A suggested itinerary
Published/Last edited or updated: 8th September, 2016
Most of Lopburi’s historical sites can be strung together in an easy-to-follow walking route that will take the better part of a day.
Wake up early and head into the centre of the old town, perhaps grabbing a snack in the municipal market off Ratchadamnoen before hopping over to the Phra Narai Ratchaniwet main gate on nearby Sorasak. This combined palace and museum is the largest and, in our opinion, most interesting attraction in Lopburi, so it makes sense to start here and take as much time as you need.
Cut south down Sorasak and hang a left (north) after a couple of hundred metres on a narrow lane just after you pass Petracha Road -- the ruins of Wat Phra Si Rattana Mahathat will come into view about halfway up. You’ll emerge at the back of this sprawling set of ruins; stroll around either side to the front gate across from the train station on Na Phrakan.
From Wat Phra Si Rattana Mahathat, strike north on Na Phrakan and grab lunch at one of the many places to eat in the heart of town. Continue north and cross the street to find the entrance to Wat Nakhon Kosa, a minor site that’s only worth a quick stop. From here it’s an easy hop north to San Phra Kan shrine -- watch out for traffic and monkeys!
San Phra Kan is located within sight of Phra Prang Sam Yod, which is impossible to miss along a road of the same name to the south. Watch monkeys lumber around this impressive Khmer site before keeping west to the small Prang Khaek. Continue straight west and you’ll come to Ban Wichayen, a site that’s often overlooked but is worth a look for the one-of-a-kind ruins displaying elements of European and Thai design.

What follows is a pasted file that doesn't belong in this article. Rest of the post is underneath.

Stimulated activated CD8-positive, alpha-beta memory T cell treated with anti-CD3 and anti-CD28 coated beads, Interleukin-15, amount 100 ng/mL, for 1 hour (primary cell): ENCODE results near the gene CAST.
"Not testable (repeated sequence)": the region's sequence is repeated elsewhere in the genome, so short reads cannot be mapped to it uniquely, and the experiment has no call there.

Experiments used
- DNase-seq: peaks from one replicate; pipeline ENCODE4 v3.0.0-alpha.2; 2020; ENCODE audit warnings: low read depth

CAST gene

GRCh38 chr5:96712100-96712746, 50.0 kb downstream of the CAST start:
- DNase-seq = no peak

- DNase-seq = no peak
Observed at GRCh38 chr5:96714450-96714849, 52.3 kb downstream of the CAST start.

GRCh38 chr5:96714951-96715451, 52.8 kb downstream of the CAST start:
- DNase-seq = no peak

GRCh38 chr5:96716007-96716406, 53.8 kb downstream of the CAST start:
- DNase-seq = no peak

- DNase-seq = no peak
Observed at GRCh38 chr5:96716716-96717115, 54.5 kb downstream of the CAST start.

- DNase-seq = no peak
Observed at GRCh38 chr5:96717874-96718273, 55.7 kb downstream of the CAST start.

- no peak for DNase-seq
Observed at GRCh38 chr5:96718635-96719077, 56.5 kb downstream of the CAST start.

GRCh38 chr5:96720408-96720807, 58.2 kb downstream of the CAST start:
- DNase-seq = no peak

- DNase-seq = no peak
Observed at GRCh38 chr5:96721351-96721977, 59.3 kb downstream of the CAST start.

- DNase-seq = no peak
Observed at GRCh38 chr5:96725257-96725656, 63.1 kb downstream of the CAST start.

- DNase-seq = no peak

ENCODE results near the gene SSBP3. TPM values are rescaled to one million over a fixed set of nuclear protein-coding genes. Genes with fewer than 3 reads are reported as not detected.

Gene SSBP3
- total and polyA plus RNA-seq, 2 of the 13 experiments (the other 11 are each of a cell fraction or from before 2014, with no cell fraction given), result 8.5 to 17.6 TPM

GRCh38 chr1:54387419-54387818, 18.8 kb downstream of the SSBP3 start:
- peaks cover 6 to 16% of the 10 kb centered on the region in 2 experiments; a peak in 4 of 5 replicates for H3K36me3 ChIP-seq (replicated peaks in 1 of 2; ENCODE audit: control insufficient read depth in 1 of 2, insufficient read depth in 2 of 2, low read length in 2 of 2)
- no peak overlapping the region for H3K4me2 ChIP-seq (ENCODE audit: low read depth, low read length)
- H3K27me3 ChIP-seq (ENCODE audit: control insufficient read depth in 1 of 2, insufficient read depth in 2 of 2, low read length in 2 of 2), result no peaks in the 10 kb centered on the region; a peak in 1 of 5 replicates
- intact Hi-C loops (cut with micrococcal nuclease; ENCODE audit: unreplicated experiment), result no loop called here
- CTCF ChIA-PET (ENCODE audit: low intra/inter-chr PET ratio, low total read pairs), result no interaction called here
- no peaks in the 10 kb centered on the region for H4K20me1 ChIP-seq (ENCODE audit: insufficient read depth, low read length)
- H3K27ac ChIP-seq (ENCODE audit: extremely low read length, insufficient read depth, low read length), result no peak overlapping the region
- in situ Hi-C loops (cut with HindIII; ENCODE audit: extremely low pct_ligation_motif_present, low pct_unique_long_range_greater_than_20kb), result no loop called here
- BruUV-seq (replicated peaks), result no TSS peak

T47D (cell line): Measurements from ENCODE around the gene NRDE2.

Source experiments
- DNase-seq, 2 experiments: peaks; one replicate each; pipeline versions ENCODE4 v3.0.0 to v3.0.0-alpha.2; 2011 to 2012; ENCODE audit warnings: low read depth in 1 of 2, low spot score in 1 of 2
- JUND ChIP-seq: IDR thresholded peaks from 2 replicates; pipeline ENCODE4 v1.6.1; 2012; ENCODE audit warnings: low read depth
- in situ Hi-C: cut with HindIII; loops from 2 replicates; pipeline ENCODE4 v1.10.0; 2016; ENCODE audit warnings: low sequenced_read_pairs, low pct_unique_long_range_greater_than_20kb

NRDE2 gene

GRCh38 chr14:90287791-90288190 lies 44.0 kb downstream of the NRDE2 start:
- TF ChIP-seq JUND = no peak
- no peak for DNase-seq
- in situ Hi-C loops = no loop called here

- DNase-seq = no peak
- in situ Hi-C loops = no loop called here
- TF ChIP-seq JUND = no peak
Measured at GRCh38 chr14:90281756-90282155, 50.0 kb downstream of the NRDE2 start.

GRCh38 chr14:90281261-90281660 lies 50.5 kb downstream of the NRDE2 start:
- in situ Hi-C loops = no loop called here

Cross the street in front of Ban Wichayen and head south on Rue de France Road. Within 100 metres you’ll come to the east gate of Wat Sao Thong Thong, an ancient but active temple with a spread of centuries-old halls that may have once served as churches or mosques. Don’t miss the big Buddha image in a wihaan set in the northwestern corner of the complex.
From here you can exit Wat Sao Thong Thong through the western gate, which puts you on colourful Phra Ram Road. Turn right (north) and you’ll pass a large Chinese shrine, San Luk Son, before coming to a bridge on the left -- stroll out for a good view of the leaning Luang Por Saeng Chedi to the north. Double back and hang a left (west) down Tha Khun Nang, a narrow alley lined with venerable shophouses.
Cut right (east) for a moment at the northern end of Tha Khun Nang and then hang a quick left (north). Before long you’ll come to a larger bridge on the left that leads straight over to Wat Mani Chonlakan and the unusual tiered chedi that you saw a little earlier from the other bridge. The chedi is worth an up-close look, though you may be distracted by views of the fishing nets and old houses lining the Lopburi River.
And that should be plenty for one day. Head back east into the bustling commercial part of town before turning left (south) on Surasongkhram Road, which comes out at Prang Khaek after about half a kilometre.
David Luekens first came to Thailand in 2005 when Thai friends from his former home of Burlington, Vermont led him on a life-changing trip. Based in Thailand since 2011, he spends much of his time eating in Bangkok street markets and island hopping the Andaman Sea.
These tours are provided by Travelfish partner GetYourGuide.
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